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These days, Taiwan is often portrayed by international news as a chess piece between the US and China, a “vital” microchip making asset, a part of the “US first island chain of defense,” and China’s “rogue province” that the Chinese Communist Party (CCP) vows to take over “by at least 2027.”
However, it is more than these. It is a country of 23 million people with its own culture, languages, indigenous nations, and thriving democracy. It is home to 150,000 Filipinos OFWs and students, as well as thousands of Filipino-Taiwanese and Filipino-Chinese. It is the first country to legalize same-sex marriage in Asia, enjoys much press freedom and rule of law, and has the most rigorous national healthcare system worldwide, where one can get a cyst operation and only pay P650 for the entire thing. Plus, awesome night market food.
In terms of Philippine-Taiwan friendship, I also recently found out during a community outreach that Taiwan’s Tzu Chi Foundation also regularly collaborates with Angat Buhay to give relief goods to those affected by the severe storms that strike our country.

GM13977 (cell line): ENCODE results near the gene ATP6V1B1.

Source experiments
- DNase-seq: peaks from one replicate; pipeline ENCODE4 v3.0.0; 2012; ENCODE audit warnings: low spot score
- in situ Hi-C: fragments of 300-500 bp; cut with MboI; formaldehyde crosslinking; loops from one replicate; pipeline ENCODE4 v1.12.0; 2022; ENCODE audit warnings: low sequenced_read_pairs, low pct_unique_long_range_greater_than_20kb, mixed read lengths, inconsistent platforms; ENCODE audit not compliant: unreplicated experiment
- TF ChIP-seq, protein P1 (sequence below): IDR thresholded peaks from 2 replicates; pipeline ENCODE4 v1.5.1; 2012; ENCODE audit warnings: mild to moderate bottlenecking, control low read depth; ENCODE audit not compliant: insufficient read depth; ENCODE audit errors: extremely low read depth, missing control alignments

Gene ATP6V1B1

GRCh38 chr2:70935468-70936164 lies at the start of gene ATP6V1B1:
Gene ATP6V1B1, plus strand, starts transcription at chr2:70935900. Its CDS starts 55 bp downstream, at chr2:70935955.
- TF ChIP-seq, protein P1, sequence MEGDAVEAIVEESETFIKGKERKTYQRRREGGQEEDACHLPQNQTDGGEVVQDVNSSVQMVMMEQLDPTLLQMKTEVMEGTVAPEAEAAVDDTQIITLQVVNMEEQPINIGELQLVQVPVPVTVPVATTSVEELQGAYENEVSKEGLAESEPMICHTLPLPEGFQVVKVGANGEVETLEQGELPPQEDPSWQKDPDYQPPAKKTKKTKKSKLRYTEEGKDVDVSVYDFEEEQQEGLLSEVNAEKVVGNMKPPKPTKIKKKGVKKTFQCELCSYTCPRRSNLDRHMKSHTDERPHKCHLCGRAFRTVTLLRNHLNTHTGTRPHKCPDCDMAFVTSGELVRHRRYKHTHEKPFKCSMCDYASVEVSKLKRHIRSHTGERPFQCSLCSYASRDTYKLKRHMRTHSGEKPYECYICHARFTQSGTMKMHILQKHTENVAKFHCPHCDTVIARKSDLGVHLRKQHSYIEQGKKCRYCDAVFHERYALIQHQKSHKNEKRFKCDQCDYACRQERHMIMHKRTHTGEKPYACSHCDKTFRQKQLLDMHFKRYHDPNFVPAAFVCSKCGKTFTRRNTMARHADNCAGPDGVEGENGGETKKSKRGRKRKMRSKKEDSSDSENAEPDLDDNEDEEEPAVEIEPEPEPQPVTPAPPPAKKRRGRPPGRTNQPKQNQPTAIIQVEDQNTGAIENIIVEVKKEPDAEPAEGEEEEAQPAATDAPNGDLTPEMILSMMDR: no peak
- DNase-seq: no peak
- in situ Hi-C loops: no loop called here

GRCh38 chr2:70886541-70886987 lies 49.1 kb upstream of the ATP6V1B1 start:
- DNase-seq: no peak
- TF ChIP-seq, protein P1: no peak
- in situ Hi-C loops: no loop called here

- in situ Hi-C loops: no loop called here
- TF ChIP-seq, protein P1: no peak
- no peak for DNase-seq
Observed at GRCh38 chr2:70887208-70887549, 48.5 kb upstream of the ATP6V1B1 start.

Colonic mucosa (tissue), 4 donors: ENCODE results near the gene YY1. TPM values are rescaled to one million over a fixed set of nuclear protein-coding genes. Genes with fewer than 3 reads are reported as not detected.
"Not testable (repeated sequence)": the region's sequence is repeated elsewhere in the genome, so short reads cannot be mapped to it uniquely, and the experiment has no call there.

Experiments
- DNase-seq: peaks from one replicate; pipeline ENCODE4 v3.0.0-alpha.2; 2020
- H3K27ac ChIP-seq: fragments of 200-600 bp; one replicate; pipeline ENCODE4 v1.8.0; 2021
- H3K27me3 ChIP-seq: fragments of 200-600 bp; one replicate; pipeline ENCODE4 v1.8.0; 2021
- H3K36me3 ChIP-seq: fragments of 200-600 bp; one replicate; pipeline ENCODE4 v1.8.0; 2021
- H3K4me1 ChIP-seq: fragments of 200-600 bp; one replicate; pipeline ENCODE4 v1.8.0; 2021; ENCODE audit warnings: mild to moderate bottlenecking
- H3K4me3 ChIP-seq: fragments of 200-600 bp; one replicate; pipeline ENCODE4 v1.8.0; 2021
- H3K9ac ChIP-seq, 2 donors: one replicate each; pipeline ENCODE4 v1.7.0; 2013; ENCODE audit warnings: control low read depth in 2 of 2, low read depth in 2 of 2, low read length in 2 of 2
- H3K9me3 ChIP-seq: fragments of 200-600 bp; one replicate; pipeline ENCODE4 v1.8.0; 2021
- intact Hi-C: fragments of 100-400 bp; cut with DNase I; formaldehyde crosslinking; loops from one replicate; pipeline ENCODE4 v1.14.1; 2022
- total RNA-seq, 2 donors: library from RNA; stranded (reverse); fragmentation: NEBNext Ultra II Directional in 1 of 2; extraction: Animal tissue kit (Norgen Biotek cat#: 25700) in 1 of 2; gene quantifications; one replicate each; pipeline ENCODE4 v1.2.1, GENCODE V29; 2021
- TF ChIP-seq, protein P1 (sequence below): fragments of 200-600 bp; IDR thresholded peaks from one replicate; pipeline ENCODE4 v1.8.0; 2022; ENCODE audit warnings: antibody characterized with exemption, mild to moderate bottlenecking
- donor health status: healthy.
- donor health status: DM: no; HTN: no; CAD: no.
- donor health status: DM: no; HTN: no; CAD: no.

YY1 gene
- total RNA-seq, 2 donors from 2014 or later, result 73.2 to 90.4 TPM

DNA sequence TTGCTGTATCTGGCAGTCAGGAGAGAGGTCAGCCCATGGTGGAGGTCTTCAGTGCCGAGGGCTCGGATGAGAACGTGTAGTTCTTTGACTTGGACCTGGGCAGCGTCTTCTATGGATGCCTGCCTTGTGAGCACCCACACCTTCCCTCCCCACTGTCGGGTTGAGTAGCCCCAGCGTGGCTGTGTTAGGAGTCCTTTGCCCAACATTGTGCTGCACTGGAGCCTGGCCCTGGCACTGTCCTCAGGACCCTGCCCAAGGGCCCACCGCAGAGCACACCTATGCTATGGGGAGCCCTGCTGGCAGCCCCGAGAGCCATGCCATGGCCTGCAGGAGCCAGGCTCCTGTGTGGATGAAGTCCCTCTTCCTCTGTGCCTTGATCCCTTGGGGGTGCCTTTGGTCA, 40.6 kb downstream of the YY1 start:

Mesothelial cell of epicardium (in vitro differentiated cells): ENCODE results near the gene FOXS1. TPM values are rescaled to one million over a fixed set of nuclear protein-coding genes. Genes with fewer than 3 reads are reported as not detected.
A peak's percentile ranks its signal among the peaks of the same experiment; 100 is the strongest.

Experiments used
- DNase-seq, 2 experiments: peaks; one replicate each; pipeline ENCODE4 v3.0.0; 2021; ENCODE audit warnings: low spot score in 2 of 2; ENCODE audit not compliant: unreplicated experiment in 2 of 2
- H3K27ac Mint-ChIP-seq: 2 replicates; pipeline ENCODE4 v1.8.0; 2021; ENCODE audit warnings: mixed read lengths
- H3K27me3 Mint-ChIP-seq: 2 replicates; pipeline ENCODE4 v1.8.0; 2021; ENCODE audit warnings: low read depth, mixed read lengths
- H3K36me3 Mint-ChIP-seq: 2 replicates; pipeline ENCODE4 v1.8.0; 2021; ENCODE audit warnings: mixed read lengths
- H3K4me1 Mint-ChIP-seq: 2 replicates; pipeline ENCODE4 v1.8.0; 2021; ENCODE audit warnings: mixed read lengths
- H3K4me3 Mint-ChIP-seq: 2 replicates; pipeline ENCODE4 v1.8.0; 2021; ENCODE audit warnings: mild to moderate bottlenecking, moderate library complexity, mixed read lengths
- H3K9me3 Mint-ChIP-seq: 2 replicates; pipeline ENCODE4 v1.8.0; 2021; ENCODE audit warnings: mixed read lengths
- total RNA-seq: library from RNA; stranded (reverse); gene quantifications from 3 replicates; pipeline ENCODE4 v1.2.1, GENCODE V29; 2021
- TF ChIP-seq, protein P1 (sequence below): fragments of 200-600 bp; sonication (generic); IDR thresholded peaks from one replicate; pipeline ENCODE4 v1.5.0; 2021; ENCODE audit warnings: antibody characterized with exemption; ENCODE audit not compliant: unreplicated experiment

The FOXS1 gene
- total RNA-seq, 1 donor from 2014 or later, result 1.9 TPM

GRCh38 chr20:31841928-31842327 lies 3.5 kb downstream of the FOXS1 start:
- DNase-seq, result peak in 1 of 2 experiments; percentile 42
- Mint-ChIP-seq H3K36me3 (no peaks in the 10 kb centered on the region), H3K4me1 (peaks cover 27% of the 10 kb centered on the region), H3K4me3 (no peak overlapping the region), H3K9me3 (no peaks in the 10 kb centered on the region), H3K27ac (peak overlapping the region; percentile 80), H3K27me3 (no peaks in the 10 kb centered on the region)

Recently, Chinese ambassador to Manila Huang Xilian has threatened the Philippine government: end EDCA now if they “genuinely care about the 150,000 Filipinos living in Taiwan.” This threat has led to Senator Risa Hontiveros calling for this ambassador to be recalled and sanctioned. Again, China has unleashed its “wolf-warrior” diplomacy…and it has fallen on on deaf ears here in Taiwan.
However, amidst the hysteria abroad over China’s increased military drills and show of force near Taiwan, daily life in Taiwan and even in its outlying islands near China has continued uninterrupted, with most residents unbothered by Beijing’s frantic threats.
When one goes around Taiwan at the moment, trains and buses are still packed to the brim during rush hour, people still flock to malls and scenic parks, school and work operate as normal, and daily news programs are mostly packed with the typical political gossip — mentioning China’s incursions and provocations only once in a while. Fellow overseas Filipinos are also quite unfazed, continuing their daily work as normal, with not one OFW frantic to evacuate Taiwan. The majority of overseas Filipinos in Taiwan were in fact more confused as to why they have been singled out, rather than intimidated by Huang Xilian’s words.